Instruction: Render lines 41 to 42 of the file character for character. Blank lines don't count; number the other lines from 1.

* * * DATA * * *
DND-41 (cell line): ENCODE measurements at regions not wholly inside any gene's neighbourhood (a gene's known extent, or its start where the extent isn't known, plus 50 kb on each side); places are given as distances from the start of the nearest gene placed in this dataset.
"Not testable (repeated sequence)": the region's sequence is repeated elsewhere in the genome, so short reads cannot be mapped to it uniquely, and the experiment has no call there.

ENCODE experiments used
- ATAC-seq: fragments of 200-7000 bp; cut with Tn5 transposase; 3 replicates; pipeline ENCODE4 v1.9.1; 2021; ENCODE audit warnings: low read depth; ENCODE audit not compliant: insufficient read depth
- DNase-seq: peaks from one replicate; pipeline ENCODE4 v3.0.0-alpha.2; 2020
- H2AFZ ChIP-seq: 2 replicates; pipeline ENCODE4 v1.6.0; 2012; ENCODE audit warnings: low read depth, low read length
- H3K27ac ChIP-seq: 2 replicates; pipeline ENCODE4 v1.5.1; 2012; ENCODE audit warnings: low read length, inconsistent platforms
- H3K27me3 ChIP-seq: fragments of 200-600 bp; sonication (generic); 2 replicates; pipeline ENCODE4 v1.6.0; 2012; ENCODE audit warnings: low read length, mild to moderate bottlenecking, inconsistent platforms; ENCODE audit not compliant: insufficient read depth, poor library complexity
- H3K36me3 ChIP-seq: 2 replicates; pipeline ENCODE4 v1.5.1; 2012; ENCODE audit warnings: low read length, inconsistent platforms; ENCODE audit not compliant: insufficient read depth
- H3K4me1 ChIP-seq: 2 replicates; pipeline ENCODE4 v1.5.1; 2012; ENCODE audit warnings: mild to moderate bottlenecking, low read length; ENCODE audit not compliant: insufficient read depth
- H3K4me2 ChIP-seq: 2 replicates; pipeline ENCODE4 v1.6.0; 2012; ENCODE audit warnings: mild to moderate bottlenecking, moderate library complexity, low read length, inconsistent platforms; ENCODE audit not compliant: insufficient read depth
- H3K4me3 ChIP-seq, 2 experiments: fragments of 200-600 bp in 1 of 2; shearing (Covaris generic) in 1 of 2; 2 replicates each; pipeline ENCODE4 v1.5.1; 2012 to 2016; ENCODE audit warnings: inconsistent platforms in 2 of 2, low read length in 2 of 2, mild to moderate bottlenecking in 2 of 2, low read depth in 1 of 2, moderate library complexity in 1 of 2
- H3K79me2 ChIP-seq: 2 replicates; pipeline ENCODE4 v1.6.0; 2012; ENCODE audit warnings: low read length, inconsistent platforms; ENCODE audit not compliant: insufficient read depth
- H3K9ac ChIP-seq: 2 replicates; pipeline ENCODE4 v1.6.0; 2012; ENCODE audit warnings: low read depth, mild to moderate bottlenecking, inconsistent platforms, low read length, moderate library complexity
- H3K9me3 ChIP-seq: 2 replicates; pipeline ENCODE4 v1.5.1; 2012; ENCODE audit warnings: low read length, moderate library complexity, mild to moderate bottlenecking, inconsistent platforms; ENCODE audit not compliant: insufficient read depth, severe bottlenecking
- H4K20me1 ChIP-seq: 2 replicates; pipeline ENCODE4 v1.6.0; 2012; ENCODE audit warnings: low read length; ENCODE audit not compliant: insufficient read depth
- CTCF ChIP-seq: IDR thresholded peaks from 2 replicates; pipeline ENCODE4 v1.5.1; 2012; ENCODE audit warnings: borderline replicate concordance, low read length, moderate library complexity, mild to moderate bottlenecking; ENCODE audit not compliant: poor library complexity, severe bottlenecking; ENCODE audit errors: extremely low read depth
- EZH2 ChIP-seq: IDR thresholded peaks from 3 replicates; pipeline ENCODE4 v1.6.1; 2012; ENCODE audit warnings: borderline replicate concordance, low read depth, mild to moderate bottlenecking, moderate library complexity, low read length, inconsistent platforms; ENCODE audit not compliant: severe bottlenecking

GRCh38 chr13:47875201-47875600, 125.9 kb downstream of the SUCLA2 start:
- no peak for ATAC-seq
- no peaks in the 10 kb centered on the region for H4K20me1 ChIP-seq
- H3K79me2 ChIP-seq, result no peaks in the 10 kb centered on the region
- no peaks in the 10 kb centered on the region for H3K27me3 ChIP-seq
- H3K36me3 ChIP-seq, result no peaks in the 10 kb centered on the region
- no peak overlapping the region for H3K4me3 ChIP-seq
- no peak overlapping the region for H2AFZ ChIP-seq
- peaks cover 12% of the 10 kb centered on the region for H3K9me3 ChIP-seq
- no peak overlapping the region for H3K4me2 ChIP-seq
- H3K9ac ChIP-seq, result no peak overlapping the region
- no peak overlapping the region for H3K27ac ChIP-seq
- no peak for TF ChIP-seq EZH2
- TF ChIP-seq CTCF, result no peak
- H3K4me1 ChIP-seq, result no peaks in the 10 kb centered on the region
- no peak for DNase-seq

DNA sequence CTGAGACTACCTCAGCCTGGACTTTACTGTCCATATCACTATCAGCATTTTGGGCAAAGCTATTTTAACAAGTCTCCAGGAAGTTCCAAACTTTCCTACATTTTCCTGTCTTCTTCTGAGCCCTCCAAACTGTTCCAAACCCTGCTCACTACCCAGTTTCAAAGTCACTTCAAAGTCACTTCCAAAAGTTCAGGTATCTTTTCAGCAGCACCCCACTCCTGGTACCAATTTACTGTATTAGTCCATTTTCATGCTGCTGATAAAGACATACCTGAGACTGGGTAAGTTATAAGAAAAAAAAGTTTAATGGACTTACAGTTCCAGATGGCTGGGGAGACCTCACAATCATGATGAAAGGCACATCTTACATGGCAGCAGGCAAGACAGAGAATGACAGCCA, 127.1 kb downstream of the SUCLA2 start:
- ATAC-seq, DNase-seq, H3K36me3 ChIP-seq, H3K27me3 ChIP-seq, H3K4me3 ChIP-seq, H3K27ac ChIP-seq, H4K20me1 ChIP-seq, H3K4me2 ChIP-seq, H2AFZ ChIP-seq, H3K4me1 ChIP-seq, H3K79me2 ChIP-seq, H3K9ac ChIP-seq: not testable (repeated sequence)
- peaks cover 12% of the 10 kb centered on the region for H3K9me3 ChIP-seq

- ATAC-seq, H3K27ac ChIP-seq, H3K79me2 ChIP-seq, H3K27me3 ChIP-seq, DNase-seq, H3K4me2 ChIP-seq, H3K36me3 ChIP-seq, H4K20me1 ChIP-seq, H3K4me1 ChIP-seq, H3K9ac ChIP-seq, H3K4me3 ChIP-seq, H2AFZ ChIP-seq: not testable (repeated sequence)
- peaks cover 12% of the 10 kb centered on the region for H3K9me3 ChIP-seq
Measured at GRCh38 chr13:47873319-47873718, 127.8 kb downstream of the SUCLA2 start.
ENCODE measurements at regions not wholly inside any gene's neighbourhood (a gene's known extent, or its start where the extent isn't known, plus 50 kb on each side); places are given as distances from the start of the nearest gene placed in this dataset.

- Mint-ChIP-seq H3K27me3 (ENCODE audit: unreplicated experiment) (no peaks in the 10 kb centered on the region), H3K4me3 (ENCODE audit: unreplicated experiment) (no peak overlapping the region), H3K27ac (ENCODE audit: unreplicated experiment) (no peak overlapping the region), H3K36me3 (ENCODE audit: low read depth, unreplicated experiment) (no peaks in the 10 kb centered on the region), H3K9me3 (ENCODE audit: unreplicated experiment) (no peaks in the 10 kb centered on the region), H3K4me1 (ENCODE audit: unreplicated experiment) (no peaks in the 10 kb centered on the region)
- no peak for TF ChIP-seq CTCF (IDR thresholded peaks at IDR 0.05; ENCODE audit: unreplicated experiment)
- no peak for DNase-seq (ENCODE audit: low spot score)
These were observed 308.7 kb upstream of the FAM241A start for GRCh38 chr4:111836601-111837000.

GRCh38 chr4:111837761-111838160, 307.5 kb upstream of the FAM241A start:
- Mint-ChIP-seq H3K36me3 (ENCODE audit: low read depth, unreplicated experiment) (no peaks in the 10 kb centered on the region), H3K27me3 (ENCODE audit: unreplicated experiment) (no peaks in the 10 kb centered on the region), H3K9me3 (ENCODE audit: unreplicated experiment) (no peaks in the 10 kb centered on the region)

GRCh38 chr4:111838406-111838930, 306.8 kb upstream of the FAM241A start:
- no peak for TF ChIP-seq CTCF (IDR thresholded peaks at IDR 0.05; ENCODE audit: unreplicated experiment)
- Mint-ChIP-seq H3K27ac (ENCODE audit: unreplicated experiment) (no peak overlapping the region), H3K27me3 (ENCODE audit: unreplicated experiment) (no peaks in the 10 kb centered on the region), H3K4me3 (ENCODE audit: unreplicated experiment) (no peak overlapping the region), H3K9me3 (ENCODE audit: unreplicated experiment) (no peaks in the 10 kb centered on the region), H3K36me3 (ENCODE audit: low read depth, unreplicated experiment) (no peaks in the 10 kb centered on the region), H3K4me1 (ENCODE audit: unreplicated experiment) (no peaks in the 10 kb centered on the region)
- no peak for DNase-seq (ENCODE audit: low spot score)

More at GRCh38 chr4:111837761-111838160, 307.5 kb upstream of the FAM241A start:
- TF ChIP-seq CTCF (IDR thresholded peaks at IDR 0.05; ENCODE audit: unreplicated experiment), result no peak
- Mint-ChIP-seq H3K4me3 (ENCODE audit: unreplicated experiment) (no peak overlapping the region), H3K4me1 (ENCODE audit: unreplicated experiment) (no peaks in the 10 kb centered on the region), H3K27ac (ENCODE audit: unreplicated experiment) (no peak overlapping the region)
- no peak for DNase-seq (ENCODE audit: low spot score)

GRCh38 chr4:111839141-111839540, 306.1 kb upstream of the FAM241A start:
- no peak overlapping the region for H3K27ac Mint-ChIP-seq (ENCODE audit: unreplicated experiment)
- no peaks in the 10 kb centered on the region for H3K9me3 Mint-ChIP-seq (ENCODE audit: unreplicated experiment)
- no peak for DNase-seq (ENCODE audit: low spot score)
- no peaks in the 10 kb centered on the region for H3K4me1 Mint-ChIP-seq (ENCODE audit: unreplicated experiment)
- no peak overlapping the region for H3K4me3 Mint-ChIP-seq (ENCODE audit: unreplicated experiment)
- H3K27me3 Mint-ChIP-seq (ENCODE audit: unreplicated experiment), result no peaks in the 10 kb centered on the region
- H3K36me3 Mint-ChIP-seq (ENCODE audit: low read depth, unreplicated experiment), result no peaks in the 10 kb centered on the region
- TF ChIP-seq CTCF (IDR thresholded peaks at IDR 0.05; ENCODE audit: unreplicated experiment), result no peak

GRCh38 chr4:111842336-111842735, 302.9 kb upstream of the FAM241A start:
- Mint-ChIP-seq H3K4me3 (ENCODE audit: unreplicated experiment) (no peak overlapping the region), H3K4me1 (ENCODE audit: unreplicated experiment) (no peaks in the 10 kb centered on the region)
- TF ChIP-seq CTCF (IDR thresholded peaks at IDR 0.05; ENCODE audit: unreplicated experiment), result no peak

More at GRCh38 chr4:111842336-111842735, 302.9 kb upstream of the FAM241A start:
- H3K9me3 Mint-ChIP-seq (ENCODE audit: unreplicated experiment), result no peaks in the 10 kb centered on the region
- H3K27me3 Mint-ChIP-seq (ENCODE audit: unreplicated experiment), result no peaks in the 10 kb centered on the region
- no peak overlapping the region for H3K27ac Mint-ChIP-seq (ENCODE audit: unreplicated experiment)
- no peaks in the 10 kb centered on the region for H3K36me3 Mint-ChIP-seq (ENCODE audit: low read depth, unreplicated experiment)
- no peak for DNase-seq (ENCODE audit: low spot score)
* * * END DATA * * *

ENCODE measurements at regions not wholly inside any gene's neighbourhood (a gene's known extent, or its start where the extent isn't known, plus 50 kb on each side); places are given as distances from the start of the nearest gene placed in this dataset.

- Mint-ChIP-seq H3K27me3 (ENCODE audit: unreplicated experiment) (no peaks in the 10 kb centered on the region), H3K4me3 (ENCODE audit: unreplicated experiment) (no peak overlapping the region), H3K27ac (ENCODE audit: unreplicated experiment) (no peak overlapping the region), H3K36me3 (ENCODE audit: low read depth, unreplicated experiment) (no peaks in the 10 kb centered on the region), H3K9me3 (ENCODE audit: unreplicated experiment) (no peaks in the 10 kb centered on the region), H3K4me1 (ENCODE audit: unreplicated experiment) (no peaks in the 10 kb centered on the region)